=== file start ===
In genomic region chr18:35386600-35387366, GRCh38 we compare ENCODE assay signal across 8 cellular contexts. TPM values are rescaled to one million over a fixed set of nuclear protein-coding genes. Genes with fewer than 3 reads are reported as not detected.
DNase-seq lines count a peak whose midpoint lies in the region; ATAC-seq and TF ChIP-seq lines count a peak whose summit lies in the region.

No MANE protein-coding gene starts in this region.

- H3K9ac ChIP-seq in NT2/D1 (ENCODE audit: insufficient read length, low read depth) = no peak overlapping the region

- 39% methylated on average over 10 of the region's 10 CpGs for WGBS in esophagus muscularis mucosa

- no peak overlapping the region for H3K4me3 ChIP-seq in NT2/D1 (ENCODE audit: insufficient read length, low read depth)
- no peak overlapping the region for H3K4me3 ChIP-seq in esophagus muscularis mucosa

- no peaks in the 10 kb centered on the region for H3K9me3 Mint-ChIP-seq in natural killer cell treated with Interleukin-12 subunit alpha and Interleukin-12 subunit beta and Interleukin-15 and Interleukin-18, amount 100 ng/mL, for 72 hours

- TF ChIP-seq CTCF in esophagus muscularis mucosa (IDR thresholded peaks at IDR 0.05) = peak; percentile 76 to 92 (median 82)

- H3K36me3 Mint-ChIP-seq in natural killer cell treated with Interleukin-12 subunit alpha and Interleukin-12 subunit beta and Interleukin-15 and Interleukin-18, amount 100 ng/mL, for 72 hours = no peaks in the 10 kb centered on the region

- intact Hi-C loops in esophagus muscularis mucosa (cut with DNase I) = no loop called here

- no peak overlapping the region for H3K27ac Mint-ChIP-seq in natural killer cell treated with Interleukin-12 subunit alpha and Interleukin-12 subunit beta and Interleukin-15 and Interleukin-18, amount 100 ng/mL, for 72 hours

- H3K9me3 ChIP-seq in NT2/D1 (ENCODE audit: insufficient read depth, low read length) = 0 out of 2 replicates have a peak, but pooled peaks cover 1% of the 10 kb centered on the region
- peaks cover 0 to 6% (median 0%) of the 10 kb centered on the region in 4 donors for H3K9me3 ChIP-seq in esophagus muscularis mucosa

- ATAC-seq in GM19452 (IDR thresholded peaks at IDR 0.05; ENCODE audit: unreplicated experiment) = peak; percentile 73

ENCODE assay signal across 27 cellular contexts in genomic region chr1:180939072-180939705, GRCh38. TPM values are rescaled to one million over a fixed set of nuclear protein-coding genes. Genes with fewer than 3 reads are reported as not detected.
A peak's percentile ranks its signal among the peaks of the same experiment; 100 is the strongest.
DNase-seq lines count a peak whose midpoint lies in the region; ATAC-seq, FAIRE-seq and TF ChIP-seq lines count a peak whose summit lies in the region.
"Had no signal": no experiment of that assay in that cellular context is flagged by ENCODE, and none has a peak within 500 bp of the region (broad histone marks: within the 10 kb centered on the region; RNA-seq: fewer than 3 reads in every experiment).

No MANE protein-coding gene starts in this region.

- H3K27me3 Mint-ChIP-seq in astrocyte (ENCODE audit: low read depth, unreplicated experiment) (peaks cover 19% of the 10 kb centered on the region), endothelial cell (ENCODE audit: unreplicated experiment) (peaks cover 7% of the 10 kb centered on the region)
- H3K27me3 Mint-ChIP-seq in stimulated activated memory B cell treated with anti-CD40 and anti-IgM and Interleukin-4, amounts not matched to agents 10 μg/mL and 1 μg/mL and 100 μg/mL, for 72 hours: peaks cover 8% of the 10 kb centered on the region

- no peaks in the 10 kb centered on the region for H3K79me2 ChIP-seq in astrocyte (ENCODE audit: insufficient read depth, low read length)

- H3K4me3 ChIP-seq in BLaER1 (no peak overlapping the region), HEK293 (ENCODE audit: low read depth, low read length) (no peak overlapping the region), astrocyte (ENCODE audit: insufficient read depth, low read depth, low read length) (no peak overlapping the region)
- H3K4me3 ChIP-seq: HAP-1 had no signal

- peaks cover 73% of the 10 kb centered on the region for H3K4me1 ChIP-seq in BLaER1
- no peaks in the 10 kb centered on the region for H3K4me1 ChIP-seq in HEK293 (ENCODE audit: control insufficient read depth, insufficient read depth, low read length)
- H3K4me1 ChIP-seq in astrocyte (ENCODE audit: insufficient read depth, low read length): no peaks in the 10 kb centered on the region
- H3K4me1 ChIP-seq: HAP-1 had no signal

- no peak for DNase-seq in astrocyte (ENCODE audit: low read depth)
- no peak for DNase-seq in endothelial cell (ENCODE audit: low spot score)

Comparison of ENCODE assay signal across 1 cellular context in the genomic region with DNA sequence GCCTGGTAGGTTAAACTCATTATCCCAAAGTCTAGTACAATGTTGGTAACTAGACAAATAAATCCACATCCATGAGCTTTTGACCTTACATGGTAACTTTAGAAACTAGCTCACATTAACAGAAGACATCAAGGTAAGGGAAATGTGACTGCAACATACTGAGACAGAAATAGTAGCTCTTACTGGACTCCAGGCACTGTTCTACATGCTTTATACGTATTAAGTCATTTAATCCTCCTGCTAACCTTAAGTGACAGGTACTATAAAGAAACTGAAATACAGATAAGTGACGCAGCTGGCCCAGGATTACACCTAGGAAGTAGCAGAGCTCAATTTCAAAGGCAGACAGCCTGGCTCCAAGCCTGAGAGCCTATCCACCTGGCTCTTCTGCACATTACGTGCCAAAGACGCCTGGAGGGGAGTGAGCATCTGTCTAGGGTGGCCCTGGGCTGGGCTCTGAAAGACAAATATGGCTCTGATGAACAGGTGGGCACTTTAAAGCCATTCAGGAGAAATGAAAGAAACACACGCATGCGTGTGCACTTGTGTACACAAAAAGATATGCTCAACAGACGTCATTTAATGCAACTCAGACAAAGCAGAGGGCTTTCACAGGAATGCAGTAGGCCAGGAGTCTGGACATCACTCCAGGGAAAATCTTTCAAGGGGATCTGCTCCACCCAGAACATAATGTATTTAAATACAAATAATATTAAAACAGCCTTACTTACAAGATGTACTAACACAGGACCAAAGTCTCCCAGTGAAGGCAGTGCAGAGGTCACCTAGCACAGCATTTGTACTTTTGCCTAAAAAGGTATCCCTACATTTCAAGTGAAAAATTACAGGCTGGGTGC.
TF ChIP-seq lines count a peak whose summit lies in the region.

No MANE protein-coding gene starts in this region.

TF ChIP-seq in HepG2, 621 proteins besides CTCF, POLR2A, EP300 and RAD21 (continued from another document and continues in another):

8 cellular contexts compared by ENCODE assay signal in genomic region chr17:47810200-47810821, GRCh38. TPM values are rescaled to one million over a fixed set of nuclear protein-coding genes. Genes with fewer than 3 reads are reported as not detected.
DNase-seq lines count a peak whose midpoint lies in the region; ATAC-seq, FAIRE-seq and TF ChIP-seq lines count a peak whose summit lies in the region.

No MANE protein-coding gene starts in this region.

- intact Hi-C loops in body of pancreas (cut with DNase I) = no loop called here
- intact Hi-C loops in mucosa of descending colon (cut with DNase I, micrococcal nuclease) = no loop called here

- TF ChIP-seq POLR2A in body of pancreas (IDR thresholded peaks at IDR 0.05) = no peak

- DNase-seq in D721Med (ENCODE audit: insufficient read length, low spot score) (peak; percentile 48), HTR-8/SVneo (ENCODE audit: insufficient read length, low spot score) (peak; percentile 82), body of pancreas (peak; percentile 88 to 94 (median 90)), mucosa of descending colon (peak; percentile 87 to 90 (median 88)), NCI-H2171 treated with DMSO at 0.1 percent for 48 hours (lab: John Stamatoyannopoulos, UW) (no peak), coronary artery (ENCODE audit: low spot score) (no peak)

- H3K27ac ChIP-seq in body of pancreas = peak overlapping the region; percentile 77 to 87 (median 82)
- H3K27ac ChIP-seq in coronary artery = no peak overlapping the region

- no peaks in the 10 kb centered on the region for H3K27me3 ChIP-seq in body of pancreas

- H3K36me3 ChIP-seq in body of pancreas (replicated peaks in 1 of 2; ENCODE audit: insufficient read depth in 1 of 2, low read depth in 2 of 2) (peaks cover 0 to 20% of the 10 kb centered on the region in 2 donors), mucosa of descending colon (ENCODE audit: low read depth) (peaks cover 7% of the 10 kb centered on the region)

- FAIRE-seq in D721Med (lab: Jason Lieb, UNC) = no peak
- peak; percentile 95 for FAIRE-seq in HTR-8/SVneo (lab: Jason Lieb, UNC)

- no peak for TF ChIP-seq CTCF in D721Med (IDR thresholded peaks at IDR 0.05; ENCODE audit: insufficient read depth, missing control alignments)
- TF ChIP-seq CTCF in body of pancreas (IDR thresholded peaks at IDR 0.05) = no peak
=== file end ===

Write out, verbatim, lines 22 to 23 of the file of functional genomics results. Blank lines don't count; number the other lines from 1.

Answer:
- H3K27me3 Mint-ChIP-seq in stimulated activated memory B cell treated with anti-CD40 and anti-IgM and Interleukin-4, amounts not matched to agents 10 μg/mL and 1 μg/mL and 100 μg/mL, for 72 hours: peaks cover 8% of the 10 kb centered on the region

- no peaks in the 10 kb centered on the region for H3K79me2 ChIP-seq in astrocyte (ENCODE audit: insufficient read depth, low read length)